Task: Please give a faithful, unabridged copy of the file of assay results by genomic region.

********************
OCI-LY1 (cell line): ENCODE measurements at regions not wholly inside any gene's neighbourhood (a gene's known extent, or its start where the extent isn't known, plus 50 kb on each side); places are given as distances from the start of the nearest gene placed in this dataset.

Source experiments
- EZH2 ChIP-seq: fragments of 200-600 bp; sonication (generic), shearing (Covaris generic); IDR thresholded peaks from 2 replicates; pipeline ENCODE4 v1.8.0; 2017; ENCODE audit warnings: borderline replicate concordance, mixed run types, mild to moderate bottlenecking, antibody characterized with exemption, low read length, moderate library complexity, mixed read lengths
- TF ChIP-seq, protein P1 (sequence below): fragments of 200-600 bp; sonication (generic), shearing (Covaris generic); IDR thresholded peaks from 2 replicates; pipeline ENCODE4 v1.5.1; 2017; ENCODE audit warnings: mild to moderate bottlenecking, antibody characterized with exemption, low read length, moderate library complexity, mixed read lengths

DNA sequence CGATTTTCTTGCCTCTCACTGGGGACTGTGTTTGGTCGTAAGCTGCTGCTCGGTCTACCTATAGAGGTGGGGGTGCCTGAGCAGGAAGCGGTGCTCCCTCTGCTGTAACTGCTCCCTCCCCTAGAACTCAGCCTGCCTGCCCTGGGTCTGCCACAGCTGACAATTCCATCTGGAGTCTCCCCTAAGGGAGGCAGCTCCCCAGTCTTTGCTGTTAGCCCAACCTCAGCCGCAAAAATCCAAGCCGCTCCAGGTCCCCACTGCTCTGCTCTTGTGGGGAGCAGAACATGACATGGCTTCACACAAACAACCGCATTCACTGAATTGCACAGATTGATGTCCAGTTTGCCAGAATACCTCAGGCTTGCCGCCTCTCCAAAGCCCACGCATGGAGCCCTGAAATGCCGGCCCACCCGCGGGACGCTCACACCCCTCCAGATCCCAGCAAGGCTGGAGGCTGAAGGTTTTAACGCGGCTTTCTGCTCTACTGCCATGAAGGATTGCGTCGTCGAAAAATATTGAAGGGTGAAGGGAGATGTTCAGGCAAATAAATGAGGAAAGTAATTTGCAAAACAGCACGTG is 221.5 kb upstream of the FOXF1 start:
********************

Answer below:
OCI-LY1 (cell line): ENCODE measurements at regions not wholly inside any gene's neighbourhood (a gene's known extent, or its start where the extent isn't known, plus 50 kb on each side); places are given as distances from the start of the nearest gene placed in this dataset.

Source experiments
- EZH2 ChIP-seq: fragments of 200-600 bp; sonication (generic), shearing (Covaris generic); IDR thresholded peaks from 2 replicates; pipeline ENCODE4 v1.8.0; 2017; ENCODE audit warnings: borderline replicate concordance, mixed run types, mild to moderate bottlenecking, antibody characterized with exemption, low read length, moderate library complexity, mixed read lengths
- TF ChIP-seq, protein P1 (sequence below): fragments of 200-600 bp; sonication (generic), shearing (Covaris generic); IDR thresholded peaks from 2 replicates; pipeline ENCODE4 v1.5.1; 2017; ENCODE audit warnings: mild to moderate bottlenecking, antibody characterized with exemption, low read length, moderate library complexity, mixed read lengths

DNA sequence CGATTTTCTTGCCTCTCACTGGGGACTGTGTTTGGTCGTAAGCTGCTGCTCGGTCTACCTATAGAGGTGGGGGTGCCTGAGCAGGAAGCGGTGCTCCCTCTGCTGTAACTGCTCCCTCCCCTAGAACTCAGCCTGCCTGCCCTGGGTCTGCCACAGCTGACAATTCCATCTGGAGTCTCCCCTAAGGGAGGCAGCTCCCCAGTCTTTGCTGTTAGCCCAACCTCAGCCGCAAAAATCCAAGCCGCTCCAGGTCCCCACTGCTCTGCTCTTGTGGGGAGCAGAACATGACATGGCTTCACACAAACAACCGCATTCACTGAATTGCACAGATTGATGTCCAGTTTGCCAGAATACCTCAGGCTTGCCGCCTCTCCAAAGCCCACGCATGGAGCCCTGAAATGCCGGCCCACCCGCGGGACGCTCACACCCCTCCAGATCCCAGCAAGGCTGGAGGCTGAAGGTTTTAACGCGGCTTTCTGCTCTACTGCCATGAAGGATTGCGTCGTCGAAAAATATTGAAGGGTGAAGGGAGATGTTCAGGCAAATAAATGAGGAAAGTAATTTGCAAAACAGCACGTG is 221.5 kb upstream of the FOXF1 start: